Monday, July 9, 2012

Featherbedding In US Public Schools: Since 1970, Schools Doubled Teaching Staff While Enrollment Remained Basically Unchanged: In The 40 Years, US Students Show No Improvement In Math, Science Or English Test Scores Or HS Graduation Rates: $210 Billion Per Year Taxed And Spent Unnecessarily On Ineffective Additional Teachers

From The Wall Street Journal, "America Has Too Many Teachers: Public-school employees have doubled in 40 years while student enrollment has increased by only 8.5%—and academic results have stagnated." by Andrew J Coulson:
Since 1970, the public school workforce has roughly doubled—to 6.4 million from 3.3 million—and two-thirds of those new hires are teachers or teachers' aides. Over the same period, enrollment rose by a tepid 8.5%. Employment has thus grown 11 times faster than enrollment. If we returned to the student-to-staff ratio of 1970, American taxpayers would save about $210 billion annually in personnel costs.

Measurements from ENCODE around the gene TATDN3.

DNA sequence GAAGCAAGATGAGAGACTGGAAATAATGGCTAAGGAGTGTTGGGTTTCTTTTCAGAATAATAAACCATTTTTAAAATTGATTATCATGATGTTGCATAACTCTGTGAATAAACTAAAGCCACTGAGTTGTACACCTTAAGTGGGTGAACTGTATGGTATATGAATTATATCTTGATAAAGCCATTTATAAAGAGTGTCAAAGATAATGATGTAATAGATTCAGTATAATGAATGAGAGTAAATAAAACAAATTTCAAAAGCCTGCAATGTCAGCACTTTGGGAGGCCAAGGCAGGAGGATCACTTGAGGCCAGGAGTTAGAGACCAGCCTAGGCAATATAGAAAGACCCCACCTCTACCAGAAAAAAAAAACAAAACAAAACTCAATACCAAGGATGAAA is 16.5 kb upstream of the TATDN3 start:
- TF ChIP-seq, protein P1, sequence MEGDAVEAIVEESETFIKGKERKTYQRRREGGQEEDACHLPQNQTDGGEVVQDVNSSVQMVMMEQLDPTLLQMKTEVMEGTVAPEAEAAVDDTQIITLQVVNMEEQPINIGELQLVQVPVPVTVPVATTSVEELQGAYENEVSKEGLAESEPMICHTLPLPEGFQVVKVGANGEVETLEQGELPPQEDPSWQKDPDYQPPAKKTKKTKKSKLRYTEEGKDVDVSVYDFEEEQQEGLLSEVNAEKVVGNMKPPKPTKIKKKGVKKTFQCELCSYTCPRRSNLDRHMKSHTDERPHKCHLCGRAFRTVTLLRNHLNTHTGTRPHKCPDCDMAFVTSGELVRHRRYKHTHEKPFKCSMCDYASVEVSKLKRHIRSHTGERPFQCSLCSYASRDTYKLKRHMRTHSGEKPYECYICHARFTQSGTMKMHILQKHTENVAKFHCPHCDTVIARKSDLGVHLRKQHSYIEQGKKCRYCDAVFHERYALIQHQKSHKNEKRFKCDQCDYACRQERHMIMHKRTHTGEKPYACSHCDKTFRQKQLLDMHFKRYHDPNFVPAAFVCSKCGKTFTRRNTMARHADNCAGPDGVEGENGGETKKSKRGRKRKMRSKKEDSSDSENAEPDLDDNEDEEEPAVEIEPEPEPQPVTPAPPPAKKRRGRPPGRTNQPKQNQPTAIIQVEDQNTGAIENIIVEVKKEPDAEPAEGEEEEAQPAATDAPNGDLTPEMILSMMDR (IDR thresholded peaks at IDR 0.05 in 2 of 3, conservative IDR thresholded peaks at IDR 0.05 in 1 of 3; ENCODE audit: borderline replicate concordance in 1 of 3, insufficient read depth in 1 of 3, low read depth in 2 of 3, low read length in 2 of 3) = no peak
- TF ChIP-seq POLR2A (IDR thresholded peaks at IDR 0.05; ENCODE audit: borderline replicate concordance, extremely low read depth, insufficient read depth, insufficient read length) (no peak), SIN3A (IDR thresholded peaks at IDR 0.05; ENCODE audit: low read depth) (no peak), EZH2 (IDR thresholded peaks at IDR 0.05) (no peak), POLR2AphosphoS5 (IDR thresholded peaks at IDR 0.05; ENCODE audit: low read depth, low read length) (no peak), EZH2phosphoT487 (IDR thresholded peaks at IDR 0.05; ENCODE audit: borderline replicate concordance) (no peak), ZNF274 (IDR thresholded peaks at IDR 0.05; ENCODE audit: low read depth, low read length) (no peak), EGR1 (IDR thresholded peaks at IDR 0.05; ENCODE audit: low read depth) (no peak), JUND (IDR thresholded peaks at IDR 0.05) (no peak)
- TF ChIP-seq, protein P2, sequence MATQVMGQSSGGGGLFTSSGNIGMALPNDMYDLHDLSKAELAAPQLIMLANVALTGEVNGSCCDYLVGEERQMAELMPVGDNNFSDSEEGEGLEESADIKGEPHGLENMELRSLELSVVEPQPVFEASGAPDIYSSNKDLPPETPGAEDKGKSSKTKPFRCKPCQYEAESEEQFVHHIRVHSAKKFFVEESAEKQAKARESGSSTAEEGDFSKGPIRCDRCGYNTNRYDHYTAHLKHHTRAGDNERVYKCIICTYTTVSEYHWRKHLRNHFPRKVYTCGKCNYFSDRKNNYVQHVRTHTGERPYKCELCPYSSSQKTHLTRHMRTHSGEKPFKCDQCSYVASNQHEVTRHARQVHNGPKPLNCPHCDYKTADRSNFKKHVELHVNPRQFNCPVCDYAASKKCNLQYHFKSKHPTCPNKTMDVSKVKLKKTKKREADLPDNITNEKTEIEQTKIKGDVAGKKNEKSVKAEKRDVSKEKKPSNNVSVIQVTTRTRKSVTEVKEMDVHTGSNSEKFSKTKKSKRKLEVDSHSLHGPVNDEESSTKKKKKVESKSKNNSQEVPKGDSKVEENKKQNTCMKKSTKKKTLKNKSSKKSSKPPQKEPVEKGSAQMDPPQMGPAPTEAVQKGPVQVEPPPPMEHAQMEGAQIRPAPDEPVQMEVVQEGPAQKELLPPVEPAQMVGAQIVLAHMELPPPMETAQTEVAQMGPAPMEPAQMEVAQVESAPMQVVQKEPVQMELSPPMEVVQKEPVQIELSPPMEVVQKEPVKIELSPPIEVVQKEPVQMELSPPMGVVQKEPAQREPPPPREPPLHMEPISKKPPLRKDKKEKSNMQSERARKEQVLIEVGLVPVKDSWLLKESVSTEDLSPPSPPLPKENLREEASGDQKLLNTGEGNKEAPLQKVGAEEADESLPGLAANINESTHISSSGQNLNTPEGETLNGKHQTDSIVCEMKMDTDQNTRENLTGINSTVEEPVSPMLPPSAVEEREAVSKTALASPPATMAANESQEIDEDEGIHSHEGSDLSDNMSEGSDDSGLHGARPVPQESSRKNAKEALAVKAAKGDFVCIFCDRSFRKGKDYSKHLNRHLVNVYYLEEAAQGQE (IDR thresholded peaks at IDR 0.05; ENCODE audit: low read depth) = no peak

we can look at the "long-term trends" of 17-year-olds on the federal National Assessment of Educational Progress. These tests, first administered four decades ago, show stagnation in reading and math and a decline in science. Scores for black and Hispanic students have improved somewhat, but the scores of white students (still the majority) are flat overall, and large demographic gaps persist. Graduation rates have also stagnated or fallen. So a doubling in staff size and more than a doubling in cost have done little to improve academic outcomes.

Nor can the explosive growth in public-school hiring be attributed to federal spending on special education. According to the latest Census Bureau data, special ed teachers make up barely 5% of the K-12 work force.

The implication of these facts is clear: America's public schools have warehoused three million people in jobs that do little to improve student achievement—people who would be working productively in the private sector if that extra $210 billion were not taxed out of the economy each year.

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